destabilize our marriage.

She was more convinced than ever that this was not love. It was something sick and morbid,
which she would either have to accept and live the rest of her life a prisoner to fear, or
else free herself as soon as possible, at the first opportunity.

Several opportunities arose, but the most insistent, the most per- sistent was the very
last man with whom she would have imagined building a real relationship: the couturier who
was dazzling the fash- ion world, growing ever more famous, and receiving a vast amount of
money from his own country so that the world would understand that the nomadic tribes had
solid moral values that were completely at odds with the reign of terror imposed by a
religious minority. He was a man who, increasingly, had the world at his feet.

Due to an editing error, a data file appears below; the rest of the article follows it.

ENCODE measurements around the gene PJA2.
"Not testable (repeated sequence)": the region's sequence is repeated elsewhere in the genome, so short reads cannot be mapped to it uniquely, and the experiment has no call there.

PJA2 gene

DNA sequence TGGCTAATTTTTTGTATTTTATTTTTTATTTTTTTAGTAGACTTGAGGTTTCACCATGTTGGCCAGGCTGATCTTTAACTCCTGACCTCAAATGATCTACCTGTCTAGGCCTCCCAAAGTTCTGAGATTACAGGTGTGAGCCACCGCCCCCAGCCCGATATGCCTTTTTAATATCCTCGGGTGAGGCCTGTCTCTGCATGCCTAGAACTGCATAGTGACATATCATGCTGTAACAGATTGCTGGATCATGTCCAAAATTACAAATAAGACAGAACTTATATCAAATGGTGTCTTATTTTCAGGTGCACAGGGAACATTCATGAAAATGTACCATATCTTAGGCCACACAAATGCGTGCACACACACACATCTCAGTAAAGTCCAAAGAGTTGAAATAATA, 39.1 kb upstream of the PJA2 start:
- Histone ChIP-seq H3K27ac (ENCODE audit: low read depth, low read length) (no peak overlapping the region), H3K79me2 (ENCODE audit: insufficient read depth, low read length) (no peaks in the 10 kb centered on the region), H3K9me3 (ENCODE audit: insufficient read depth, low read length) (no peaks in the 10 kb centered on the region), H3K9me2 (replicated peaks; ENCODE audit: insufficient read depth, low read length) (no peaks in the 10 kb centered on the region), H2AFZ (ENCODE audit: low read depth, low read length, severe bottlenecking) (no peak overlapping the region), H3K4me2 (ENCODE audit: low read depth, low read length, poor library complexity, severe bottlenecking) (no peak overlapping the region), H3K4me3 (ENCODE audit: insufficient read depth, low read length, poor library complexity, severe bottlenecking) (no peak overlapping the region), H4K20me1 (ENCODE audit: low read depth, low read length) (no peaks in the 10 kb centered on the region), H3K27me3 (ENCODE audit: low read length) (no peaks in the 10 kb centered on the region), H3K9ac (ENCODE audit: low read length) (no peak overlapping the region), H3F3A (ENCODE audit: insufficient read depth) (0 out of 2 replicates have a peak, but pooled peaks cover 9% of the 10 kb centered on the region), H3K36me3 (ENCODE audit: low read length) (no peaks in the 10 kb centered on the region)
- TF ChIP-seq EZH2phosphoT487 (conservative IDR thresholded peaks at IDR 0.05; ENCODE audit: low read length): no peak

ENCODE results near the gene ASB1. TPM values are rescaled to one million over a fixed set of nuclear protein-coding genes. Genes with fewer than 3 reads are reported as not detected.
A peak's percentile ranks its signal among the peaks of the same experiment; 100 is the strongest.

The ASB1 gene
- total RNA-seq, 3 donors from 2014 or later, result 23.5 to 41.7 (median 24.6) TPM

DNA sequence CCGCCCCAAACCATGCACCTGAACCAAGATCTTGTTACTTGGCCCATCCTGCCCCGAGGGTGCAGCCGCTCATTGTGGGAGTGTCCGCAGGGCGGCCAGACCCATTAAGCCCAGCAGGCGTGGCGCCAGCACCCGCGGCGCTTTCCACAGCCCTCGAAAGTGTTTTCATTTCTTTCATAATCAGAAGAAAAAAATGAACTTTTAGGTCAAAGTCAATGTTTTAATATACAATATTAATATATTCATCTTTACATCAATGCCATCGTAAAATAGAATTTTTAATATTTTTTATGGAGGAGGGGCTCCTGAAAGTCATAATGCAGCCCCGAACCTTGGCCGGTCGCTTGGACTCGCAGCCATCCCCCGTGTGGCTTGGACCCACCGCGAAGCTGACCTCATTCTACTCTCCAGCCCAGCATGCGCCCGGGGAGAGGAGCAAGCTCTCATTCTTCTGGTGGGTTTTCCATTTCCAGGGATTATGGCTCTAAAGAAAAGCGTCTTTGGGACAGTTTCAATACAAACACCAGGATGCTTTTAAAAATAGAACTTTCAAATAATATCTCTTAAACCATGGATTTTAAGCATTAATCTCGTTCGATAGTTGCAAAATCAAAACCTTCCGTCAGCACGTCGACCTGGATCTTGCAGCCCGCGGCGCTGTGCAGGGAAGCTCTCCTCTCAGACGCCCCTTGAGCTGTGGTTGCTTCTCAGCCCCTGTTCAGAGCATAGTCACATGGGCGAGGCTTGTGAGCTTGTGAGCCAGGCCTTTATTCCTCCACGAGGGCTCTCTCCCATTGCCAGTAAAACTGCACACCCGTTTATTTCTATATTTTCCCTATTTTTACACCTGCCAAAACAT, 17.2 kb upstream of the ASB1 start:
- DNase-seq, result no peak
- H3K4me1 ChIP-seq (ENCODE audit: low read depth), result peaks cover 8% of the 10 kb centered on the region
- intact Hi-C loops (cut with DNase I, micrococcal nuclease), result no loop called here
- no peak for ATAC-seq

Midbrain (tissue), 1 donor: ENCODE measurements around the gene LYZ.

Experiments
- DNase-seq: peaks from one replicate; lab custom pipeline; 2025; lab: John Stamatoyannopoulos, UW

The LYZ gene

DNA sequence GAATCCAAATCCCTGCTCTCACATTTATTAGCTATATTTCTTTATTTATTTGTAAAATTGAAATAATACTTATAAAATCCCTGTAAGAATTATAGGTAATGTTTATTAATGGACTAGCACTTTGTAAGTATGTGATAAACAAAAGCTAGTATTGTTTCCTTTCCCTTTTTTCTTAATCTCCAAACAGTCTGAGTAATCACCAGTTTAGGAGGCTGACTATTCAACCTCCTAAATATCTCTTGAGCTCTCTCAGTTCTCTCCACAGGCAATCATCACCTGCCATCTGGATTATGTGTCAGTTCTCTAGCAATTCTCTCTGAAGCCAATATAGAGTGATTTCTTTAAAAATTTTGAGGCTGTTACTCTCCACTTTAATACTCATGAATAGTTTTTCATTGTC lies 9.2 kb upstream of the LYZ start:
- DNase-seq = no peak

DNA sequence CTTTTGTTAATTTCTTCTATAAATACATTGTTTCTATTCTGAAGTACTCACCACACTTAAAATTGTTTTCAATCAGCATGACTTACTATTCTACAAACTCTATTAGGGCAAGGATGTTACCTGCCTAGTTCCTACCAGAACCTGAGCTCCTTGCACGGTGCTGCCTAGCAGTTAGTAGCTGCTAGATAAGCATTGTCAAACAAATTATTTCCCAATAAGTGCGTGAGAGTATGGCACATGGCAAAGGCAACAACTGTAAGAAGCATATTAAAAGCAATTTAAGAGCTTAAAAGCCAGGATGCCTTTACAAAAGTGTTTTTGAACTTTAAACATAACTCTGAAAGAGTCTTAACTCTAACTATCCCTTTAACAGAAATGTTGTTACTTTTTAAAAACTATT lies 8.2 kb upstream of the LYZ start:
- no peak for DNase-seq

Whenever they met at fashion shows, he would drop whatever other commitments he had,
cancel lunches and suppers, just so that they could spend some time together in peace,
locked in a hotel room, often without even making love. They would watch television, eat,
drink (although he never touched a drop of alcohol), go for walks in parks, visit
bookshops, talk to strangers, speak very little of the past, never of the future, and a
great deal about the present.

She resisted for as long as she could, and, although she was never in love with him, when
he proposed that she leave everything and move to London, she accepted at once. It was the
only possible way out of her private hell.

Another message appears on her
phone. It cant be; they havent been in touch for two years.

Were nearly there. Remember, we havent got much time.

The limousine has to maneuver its way toward the entrance of the Hotel Martinez. On both
sides, behind the metal barriers erected by the police, people of all ages spend the whole